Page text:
This is quite similar to migrating local to
Login to local admin account
Join new domain providing credentials to it, reboot computer
Login again as local administrator making sure the computer is joined to the new domain – computer properties
Now, we need to add user from new domain to permissions of user files and registry. Just repeat step 3
Now, the registry part, it is a bit tricky since we need to load external registry because we won’t be able to log on old domain account.
Open regedit, select HKLM, then select file/load registry hive. Navigate to old domain user account folder, select file NTUSER.DAT (hidden by default), specify a temporary name for that hive, like user-reg.
Now right-click on user-reg, click permissions
In new window click Advanced, then Add, and then type in NEW DOMAIN ACCOUNT NAME. You may need to provide domain admin credentials to query AD.
9b) Full Control
9c) DO NOT SELECT TH LAST CHECKBOX – apply these permissions to objects and/or
Click Ok, then ok, then ok.
Now navigate to HKLM\Software\Microsoft\Windows_NT\CurrentVersion\Profile List
11A) Find the one, with old domain path to profile in key: ProfileImagePath, copy value of this key, eg. C:\Users\test.olddomain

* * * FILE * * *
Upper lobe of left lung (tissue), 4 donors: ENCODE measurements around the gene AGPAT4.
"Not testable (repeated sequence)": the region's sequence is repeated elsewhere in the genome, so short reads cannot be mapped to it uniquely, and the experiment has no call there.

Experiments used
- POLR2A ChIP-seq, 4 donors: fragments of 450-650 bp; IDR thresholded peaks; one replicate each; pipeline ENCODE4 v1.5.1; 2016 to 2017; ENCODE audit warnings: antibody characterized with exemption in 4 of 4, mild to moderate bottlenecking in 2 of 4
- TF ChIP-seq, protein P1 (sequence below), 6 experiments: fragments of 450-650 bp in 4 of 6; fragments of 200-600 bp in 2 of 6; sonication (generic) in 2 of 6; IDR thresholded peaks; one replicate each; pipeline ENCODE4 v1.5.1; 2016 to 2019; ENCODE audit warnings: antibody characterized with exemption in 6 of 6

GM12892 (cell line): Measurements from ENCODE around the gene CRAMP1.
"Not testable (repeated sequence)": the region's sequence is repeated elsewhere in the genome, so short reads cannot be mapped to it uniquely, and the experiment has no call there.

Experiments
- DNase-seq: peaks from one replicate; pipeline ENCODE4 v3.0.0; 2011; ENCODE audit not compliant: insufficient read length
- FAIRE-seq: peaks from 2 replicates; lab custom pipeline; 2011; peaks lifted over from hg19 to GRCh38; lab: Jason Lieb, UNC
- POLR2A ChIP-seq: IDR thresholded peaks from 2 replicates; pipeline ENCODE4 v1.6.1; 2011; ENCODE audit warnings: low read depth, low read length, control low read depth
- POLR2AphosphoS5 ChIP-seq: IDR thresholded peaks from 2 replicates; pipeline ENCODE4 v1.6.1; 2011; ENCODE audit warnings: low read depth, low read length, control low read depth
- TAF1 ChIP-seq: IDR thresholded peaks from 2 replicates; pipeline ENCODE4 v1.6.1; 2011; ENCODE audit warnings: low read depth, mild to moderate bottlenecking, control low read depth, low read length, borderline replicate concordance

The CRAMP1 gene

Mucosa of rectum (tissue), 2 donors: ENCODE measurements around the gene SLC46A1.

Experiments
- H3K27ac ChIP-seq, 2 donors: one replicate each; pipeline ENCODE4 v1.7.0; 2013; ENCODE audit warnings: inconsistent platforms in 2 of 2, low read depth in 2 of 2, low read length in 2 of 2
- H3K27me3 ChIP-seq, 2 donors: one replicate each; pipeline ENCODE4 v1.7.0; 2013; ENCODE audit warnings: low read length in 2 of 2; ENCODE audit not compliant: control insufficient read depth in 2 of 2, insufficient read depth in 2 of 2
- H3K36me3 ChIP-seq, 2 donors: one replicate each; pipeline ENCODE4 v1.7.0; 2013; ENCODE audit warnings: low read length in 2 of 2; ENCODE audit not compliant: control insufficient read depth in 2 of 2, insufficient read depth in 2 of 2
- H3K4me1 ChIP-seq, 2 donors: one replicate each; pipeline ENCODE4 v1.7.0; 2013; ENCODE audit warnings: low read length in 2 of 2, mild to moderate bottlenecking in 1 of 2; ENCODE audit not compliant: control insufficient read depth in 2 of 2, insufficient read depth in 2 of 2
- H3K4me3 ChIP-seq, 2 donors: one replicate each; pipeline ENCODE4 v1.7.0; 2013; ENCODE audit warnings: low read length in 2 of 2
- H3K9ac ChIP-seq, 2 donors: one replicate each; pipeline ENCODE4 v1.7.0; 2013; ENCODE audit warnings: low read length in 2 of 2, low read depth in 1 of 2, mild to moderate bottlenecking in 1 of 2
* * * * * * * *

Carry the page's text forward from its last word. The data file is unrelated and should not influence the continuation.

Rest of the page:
11B) Find the other one with newly created profile path, eg. C:\Users\test.newdomain
11C) Replace value of ProfileImagePath from old profile, eg. C:\Users\test.olddomain with C:\Users\test.newdomain
Double check permissions for folders, check value of the keys.
If everything is ok, reboot your computer and try to login using username from new domain.
That would be all. If you login to new domain account and cannot see/open a folder or file it is generally related to permissions. Just reboot computer, login to local admin or domain admin, select user profile and re-add permissions with propagation to child objects.
If you log in and are presented with a temporary profile, you need to reset permissions from the registry for